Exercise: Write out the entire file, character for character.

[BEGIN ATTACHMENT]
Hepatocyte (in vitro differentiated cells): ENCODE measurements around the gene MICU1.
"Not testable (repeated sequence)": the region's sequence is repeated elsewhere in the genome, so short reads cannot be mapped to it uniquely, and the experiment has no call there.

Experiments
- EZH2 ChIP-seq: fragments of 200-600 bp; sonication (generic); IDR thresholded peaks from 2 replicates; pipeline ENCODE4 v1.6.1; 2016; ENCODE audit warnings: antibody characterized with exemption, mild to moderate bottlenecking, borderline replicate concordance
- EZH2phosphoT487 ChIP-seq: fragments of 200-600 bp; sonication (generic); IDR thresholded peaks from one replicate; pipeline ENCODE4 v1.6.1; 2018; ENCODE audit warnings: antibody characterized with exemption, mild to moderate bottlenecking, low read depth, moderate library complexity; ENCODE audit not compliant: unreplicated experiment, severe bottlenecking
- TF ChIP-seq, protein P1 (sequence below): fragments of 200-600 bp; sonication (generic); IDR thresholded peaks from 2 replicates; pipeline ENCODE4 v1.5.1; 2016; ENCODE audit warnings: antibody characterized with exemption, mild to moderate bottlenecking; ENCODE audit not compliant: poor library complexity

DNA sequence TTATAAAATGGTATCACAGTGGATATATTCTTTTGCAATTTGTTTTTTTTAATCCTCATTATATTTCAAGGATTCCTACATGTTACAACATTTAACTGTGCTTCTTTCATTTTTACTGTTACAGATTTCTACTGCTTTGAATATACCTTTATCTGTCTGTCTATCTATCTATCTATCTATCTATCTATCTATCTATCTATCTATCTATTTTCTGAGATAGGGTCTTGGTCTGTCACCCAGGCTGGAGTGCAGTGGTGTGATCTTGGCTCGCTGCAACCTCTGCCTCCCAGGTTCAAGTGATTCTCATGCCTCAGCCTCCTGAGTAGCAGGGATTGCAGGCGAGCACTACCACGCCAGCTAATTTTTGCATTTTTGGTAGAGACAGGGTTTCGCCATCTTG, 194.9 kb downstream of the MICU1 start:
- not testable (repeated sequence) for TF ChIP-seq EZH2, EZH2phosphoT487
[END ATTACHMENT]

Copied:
Hepatocyte (in vitro differentiated cells): ENCODE measurements around the gene MICU1.
"Not testable (repeated sequence)": the region's sequence is repeated elsewhere in the genome, so short reads cannot be mapped to it uniquely, and the experiment has no call there.

Experiments
- EZH2 ChIP-seq: fragments of 200-600 bp; sonication (generic); IDR thresholded peaks from 2 replicates; pipeline ENCODE4 v1.6.1; 2016; ENCODE audit warnings: antibody characterized with exemption, mild to moderate bottlenecking, borderline replicate concordance
- EZH2phosphoT487 ChIP-seq: fragments of 200-600 bp; sonication (generic); IDR thresholded peaks from one replicate; pipeline ENCODE4 v1.6.1; 2018; ENCODE audit warnings: antibody characterized with exemption, mild to moderate bottlenecking, low read depth, moderate library complexity; ENCODE audit not compliant: unreplicated experiment, severe bottlenecking
- TF ChIP-seq, protein P1 (sequence below): fragments of 200-600 bp; sonication (generic); IDR thresholded peaks from 2 replicates; pipeline ENCODE4 v1.5.1; 2016; ENCODE audit warnings: antibody characterized with exemption, mild to moderate bottlenecking; ENCODE audit not compliant: poor library complexity

DNA sequence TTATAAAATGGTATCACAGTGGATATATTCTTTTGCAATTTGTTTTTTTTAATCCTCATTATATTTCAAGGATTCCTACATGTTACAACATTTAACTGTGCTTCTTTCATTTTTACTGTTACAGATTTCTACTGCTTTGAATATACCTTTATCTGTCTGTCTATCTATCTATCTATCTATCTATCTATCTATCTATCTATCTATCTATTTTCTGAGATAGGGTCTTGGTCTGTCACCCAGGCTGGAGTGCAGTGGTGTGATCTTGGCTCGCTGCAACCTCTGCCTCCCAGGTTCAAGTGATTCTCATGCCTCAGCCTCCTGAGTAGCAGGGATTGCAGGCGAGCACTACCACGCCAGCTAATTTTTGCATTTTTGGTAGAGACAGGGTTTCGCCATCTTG, 194.9 kb downstream of the MICU1 start:
- not testable (repeated sequence) for TF ChIP-seq EZH2, EZH2phosphoT487